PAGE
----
Seafood guidelines may be inaccurate
Researchers say U.S. Food and Drug Administration methods of creating seafood consumption guidelines may not offer reliably accurate food safety assessments.
University of North Dakota scientists said that when mercury levels are measured in fish, the levels of the mineral selenium also need to be considered. But since only mercury levels are presently being assessed, FDA evaluations of risk from ocean fish consumption are being overstated, and, conversely, risks from eating fresh water fish might be much greater than currently assumed.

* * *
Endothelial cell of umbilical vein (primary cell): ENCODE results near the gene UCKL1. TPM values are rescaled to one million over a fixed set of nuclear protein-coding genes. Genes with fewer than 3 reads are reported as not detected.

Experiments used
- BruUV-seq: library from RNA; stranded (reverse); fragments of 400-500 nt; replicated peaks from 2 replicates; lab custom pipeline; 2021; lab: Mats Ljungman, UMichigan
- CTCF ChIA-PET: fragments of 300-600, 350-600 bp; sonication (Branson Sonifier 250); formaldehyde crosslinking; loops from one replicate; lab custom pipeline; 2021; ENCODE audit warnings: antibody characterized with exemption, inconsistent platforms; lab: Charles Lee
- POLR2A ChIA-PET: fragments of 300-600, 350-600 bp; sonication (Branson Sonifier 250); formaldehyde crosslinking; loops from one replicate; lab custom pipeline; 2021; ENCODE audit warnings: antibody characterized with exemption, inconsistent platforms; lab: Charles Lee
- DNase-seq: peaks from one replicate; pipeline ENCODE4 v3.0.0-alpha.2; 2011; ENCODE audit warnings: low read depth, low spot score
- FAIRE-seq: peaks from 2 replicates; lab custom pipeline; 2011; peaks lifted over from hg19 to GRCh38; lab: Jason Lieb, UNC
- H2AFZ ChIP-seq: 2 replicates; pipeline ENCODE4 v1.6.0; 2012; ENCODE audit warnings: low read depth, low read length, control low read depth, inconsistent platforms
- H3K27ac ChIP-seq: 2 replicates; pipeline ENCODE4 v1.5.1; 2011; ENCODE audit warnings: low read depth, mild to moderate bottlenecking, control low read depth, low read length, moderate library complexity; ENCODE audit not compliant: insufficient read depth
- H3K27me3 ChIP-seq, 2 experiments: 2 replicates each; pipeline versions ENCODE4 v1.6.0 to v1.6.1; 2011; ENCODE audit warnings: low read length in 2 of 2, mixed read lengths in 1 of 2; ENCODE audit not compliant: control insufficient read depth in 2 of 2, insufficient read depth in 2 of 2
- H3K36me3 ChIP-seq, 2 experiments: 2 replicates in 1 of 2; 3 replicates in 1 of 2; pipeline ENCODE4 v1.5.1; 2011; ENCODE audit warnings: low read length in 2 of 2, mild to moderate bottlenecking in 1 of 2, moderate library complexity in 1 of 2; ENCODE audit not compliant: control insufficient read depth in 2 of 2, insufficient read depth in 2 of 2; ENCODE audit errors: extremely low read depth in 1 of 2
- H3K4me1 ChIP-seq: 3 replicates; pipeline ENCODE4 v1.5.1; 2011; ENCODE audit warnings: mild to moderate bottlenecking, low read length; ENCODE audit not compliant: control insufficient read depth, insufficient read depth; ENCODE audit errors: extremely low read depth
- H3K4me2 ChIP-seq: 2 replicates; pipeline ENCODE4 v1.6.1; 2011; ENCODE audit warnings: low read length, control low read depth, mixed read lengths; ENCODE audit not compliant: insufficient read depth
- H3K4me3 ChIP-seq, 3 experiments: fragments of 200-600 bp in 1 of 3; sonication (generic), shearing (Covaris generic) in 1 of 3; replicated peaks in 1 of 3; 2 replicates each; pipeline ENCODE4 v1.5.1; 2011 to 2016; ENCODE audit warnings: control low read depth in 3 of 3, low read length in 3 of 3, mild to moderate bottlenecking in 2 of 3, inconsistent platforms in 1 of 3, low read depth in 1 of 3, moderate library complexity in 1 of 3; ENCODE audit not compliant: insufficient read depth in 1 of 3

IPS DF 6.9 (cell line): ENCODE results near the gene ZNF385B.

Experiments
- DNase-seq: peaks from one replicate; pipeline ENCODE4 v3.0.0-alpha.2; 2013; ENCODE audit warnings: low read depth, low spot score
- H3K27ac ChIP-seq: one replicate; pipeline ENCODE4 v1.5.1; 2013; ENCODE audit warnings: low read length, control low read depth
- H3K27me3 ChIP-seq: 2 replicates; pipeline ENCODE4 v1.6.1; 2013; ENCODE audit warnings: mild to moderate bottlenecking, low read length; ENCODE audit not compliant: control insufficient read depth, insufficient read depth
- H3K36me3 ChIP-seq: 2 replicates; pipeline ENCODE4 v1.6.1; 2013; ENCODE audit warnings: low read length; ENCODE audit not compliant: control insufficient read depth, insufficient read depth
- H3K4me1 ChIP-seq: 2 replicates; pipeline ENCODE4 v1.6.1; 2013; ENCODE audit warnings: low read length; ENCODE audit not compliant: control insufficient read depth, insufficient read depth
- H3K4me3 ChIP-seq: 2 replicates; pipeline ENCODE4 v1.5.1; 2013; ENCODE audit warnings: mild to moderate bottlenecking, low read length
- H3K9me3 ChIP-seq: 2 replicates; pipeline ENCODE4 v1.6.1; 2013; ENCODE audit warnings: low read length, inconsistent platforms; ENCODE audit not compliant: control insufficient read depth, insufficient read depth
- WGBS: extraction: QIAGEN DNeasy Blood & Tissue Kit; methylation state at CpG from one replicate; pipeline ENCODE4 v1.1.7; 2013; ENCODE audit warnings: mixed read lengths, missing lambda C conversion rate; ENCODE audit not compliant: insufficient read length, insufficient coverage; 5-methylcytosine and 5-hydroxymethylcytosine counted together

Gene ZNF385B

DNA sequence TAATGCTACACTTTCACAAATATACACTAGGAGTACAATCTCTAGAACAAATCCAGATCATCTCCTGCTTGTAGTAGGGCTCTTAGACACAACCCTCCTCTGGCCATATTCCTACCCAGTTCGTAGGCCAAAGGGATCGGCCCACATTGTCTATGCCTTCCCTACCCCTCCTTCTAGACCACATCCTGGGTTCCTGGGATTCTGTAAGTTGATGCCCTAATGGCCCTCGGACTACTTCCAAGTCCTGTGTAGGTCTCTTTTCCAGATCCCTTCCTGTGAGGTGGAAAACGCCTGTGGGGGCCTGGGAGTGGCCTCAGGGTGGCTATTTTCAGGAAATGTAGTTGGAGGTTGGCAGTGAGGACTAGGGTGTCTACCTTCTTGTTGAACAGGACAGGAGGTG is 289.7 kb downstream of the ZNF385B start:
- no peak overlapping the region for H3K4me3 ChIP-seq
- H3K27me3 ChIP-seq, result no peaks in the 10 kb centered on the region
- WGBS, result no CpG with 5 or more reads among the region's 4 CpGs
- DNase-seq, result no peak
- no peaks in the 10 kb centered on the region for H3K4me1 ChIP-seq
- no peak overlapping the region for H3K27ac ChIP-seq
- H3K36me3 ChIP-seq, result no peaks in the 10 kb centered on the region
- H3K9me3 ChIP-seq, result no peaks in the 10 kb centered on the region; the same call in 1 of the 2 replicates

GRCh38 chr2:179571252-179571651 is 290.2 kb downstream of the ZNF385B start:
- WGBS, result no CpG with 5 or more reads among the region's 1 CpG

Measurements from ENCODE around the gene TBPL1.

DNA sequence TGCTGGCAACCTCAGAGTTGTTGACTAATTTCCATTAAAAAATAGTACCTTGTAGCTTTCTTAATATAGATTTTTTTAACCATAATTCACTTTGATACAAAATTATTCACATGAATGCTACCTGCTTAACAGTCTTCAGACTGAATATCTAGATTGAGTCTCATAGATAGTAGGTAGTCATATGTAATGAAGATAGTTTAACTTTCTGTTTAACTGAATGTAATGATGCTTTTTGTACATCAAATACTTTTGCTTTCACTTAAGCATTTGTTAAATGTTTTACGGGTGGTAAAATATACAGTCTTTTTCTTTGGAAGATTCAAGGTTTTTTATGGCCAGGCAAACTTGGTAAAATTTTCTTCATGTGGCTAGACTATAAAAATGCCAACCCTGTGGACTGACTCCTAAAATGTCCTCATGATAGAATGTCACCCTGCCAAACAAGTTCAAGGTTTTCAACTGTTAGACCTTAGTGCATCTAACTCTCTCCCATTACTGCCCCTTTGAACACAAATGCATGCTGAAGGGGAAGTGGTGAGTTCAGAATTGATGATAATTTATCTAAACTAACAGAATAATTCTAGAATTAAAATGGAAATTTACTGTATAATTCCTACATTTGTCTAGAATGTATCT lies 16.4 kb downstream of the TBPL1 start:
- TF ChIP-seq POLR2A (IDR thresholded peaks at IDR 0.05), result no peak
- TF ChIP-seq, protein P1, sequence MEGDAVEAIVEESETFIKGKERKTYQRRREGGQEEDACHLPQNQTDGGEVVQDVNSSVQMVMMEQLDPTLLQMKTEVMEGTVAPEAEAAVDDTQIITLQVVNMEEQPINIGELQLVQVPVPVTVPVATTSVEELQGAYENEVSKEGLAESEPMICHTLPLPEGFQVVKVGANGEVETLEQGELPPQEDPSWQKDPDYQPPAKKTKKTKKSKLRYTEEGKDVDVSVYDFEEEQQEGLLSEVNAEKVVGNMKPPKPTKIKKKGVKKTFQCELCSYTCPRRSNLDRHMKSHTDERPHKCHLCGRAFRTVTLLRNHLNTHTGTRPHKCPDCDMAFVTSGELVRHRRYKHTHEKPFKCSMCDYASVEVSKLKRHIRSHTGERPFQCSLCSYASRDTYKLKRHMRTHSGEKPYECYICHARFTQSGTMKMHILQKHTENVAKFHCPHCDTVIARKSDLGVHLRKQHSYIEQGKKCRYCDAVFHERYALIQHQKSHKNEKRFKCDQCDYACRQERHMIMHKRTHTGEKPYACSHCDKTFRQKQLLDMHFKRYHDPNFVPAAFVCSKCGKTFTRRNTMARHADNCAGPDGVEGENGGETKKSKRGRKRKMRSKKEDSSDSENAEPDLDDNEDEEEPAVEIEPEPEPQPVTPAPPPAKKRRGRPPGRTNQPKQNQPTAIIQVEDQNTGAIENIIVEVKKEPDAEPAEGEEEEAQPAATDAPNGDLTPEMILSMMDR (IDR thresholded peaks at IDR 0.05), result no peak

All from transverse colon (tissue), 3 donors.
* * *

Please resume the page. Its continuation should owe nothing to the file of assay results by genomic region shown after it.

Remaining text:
The researchers said selenium is an essential nutrient, but mercury binds to selenium with a significantly high affinity, preventing it from performing its essential functions in the body.
Since selenium and mercury occur together in seafood, but affect health outcomes in opposing directions, it is essential to look at the balance of these elements present in fish, research scientist Nicholas Ralston, who led the study, said.
The research — funded by the National Oceanic and Atmospheric Administration and the Environmental Protect Agency — is detailed in the journal EcoHealth.